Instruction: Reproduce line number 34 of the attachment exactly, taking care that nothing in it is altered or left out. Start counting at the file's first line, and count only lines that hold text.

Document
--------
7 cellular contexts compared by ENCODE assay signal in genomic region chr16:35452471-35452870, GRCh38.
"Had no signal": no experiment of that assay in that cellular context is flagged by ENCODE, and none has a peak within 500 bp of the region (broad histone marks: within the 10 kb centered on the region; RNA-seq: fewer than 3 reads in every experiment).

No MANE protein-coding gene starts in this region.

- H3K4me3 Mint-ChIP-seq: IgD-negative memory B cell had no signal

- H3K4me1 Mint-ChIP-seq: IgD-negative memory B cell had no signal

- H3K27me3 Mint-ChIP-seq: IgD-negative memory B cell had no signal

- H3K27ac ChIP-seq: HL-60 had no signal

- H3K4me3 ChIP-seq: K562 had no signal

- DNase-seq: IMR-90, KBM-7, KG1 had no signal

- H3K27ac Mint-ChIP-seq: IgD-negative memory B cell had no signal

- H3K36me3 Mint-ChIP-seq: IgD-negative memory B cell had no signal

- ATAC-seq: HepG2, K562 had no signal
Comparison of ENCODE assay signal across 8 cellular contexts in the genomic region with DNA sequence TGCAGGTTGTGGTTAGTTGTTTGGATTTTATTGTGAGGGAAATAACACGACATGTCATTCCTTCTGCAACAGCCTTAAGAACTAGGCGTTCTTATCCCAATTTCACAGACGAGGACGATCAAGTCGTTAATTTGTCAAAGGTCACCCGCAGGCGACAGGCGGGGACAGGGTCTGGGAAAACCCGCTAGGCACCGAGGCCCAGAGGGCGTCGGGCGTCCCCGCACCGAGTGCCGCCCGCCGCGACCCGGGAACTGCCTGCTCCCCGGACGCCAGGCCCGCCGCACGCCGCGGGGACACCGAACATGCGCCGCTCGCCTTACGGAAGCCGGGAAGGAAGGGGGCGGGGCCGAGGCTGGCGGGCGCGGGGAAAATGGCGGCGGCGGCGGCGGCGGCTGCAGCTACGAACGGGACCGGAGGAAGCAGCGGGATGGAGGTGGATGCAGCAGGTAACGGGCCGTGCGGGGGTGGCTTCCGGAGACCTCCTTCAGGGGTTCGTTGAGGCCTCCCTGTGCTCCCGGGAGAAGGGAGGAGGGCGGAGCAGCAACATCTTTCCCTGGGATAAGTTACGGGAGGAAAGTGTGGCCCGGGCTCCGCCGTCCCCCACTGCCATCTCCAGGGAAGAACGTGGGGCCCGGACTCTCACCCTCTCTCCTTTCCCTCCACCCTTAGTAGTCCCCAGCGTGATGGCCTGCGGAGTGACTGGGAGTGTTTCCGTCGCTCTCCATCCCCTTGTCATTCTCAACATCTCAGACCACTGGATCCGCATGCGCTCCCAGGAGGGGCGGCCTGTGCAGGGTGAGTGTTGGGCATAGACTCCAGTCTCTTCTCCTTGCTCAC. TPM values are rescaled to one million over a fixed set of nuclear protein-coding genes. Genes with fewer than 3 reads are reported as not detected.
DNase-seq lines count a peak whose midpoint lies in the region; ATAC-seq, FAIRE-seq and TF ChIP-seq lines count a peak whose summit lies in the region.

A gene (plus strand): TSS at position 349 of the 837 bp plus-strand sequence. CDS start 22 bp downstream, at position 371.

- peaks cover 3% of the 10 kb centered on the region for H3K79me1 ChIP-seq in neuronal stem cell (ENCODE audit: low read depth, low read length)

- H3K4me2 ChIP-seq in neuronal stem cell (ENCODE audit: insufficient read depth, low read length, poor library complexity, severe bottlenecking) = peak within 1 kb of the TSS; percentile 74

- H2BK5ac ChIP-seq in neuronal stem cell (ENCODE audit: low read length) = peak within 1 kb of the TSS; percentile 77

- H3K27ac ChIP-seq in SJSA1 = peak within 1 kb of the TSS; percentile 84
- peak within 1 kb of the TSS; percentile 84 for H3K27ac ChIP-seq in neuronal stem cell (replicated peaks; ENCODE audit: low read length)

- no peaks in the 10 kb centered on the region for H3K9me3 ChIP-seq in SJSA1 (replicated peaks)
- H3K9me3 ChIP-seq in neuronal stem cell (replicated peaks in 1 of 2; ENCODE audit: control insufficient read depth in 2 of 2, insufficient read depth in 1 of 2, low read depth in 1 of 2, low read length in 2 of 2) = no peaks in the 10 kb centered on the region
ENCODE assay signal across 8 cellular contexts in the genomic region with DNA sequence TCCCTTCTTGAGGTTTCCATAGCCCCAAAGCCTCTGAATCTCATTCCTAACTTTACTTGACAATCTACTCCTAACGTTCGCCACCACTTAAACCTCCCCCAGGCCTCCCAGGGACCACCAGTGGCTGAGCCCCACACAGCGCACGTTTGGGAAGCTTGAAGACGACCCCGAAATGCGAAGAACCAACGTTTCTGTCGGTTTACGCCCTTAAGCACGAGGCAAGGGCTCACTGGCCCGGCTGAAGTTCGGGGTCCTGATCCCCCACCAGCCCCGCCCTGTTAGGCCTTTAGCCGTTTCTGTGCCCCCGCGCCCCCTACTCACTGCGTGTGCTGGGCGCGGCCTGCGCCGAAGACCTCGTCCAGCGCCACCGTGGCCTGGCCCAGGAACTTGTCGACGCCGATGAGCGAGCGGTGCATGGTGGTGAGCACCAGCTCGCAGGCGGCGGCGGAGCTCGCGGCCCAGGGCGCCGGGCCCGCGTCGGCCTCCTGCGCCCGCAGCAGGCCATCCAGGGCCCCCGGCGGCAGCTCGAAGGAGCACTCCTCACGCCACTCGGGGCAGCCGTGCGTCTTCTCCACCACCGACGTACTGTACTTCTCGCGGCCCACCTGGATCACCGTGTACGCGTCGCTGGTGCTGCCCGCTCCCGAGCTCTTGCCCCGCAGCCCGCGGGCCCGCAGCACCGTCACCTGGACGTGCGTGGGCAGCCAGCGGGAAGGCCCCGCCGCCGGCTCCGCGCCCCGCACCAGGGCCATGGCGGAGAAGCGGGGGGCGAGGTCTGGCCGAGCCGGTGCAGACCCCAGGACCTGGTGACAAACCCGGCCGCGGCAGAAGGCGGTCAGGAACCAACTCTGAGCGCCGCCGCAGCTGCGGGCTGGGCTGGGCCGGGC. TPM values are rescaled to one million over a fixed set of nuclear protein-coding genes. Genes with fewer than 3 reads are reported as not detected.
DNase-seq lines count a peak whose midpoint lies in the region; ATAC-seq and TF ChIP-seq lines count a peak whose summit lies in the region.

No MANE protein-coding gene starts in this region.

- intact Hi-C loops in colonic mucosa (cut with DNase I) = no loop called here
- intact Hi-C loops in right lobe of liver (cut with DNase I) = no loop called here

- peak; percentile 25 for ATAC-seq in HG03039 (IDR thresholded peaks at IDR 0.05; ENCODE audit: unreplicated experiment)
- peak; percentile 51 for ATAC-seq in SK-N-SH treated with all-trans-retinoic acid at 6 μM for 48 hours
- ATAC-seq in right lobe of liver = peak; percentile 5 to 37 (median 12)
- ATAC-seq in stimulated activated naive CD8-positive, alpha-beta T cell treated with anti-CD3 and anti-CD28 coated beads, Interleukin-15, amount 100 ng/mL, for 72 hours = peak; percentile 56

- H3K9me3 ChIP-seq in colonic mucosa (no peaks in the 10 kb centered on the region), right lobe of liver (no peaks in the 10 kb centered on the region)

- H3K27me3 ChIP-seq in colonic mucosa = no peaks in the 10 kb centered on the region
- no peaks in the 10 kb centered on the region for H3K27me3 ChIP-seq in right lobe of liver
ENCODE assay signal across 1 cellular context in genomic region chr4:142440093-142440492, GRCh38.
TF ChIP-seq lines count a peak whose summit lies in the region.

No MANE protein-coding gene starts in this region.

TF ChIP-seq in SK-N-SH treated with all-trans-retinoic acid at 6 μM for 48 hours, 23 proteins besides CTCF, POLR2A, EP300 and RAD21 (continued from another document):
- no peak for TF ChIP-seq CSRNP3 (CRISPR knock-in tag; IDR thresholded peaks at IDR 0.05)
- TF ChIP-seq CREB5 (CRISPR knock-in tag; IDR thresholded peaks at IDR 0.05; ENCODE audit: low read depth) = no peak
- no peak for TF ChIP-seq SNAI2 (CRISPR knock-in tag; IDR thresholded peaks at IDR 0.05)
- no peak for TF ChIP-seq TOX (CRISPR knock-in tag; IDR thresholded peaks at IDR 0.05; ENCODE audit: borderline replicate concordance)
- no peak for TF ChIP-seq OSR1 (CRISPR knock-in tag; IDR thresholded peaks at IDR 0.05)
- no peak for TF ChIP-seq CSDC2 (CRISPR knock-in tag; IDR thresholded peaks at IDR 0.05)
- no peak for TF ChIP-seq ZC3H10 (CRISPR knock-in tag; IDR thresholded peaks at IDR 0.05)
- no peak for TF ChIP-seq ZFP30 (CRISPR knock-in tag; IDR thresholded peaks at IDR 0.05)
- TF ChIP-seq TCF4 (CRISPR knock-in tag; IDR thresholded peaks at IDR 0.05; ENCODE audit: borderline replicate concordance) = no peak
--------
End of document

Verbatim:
- no peaks in the 10 kb centered on the region for H3K27me3 ChIP-seq in right lobe of liver